I agree with John Wilson, we are not in a bubble.

http://www.businessspectator.com.au/bs.nsf/Article/housing-bubble-property-mortgage-banks-investment-pd20101006-9Y5BX?OpenDocument&src=kgb

Anonymous said...

@Robert in Chicago

I would love to have the confidence that you have.

This post contains absolutely no data.

See here's my opinion, also sustained with absolutely no data.

* Most of the commentary about an Australian housing bubble is due to prices of housing in Sydney.

* Demand for housing exceeds supply in that area.

* Sydney is beset by terrible planning problems, (mainly due to incompetent government.)

The word "bubble" implies "irrational exuberance", but maybe the prices that John Hempton reflect an efficient working of the price mechanism. Who knows?

The only way to be certain of a bubble is to look back after it has burst.

If you are really certain that this is a bubble, how do you plan to profit from the distortion?

Anonymous said...

Australia has one of the highest immigration rates in the world. Until recently, this was around 1% of population per annum.

Basically, the real estate bubble has been demand driven. Unlike the US, the banks have been responsible in their lending (they clamped down hard on low doc/no doc loans years ago).

The housing bubble in Australia bubble in Australia has little in common with that in the US. The eventual bust is unlikely to see large falls in property prices, with ugly consequences for the banks/financial system.

The recent fall in housing prices matches the fall in immigration rates - applications for PR visa's has fallen 35% in the last 12 months,

John Hempton said...

What in part we are seeing in these pictures is a massive appreciation of the Australian dollar. The house prices are now VERY high by global standards.

How this changes well that is anyone's guess - but here are three ways.

1). An appreciation of foreign house prices so Aussie does not look or feel so out of line.

2). A fall in Aussie prices.

3). A fall in the AUD.

4). No change - Australia just reaches a permanently relatively expensive plateau.

I express little opinion only because I know whatever I express will probably be wrong.

J

Anonymous said...

Products like this:

http://www.hsbc.com.au/1/2/personal/home-loans/products/expatriate

might keep things going for a while, the current interest rate is 2.55% payable in USD.

Steve Johnson said...

The stats are pretty straight forward. Net rental yields of less than 3% when risk free rates are closer to 6%. All the arguments that you hear justifying high prices (immigration, supply/demand etc) should also apply to rents, should they not?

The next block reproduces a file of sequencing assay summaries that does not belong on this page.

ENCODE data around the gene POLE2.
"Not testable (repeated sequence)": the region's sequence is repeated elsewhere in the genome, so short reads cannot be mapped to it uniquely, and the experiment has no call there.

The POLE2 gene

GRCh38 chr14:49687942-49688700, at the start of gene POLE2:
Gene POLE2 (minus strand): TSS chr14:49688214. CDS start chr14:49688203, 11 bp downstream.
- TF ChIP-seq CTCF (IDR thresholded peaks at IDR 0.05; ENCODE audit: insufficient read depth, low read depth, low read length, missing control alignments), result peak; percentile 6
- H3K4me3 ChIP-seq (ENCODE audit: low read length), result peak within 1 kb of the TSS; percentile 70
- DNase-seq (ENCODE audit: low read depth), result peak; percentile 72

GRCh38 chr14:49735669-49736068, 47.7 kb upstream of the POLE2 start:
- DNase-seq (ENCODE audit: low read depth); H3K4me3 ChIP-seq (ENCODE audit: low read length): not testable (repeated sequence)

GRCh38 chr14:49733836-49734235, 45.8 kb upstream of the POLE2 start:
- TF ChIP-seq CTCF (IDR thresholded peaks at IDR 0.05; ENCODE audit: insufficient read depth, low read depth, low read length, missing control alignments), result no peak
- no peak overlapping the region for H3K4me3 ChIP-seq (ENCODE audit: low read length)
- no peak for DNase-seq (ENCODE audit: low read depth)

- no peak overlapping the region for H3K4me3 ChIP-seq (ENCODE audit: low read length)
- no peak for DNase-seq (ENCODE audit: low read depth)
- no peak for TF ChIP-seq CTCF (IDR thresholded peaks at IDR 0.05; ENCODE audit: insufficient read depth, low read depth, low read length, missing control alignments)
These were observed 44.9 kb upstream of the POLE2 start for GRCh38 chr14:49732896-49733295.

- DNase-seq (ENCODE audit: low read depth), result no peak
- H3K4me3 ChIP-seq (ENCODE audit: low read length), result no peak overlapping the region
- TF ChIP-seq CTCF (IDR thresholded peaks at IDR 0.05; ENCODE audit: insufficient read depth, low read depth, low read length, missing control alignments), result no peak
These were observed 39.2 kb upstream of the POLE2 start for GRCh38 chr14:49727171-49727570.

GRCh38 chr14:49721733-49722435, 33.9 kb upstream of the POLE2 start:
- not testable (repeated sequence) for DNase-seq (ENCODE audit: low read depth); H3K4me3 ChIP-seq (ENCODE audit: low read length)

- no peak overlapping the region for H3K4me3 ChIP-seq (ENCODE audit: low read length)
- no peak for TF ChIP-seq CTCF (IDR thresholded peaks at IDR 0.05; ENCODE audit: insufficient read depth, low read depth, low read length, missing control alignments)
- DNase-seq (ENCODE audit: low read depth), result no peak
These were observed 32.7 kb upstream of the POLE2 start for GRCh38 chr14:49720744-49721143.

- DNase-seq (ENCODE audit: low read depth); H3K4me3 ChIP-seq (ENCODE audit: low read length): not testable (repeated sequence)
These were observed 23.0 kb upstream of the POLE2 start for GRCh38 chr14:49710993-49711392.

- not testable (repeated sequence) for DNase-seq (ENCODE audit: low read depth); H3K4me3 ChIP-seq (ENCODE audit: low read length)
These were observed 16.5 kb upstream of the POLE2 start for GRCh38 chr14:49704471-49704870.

The strange thing about the market is that we have a bunch of listed developers all trading at half book, because they can't make a decent return on their capital. It's a strange property bubble where developers can't make a profit. See my post on The Residential Property Conundrum.
The other thing you are guaranteed is more comments on residential property than any other post. It's a sensitive issue.

IF said...

*sigh*

I will stockpile some popcorn and dehydrated beer. Anything nice local? I did a quick search and most stills seem to be rather new. Maybe it is moot, as there doesn't seem to be a local source.

Anonymous said...

In response to the comment about John Wilson's article about the property bubble, John works for PIMCO Australia and he conveniently forgot to mention that his company has an overweight position in Australian Mortgage Bonds. He seems to be putting his money where his mouth is.

"Pimco has an overweight position on Australian residential mortgage-backed securities because the underlying loans are of high quality, John Wilson, head of Pimco Australia, said May 24. "

Pimco Buying `Bullet-Proof' Australian Mortgage Bonds Amid Europe's Crisis
http://www.bloomberg.com/news/2010-06-02/pimco-buying-bullet-proof-australian-mortgage-bonds-amid-europe-s-crisis.html

Charles Butler said...

I'm impressed - 92 sq. mt. flat at 600,000 plus 9000 a year in carry. Are those water bills all you can eat or are there usage charges on top?

That other ex-British mineral producer looks pretty similar.

Duff Samoa said...

Just out of interest, I assume you own your house John and as such, any reason why you don't sell and rent instead?

If it really is a bubble this should be the easiest way to short the market.

Cost of rent is much lower than either value of money or mortgage costs.

I think that rents are no higher because people just can't pay anymore for rent.

With rent the upper limit on what one can pay is their income, with house prices the upper limit is what banks can lend. If banks have their calculations wrong for property appreciation then that affects their lending calculations. I think this is where trouble will arise.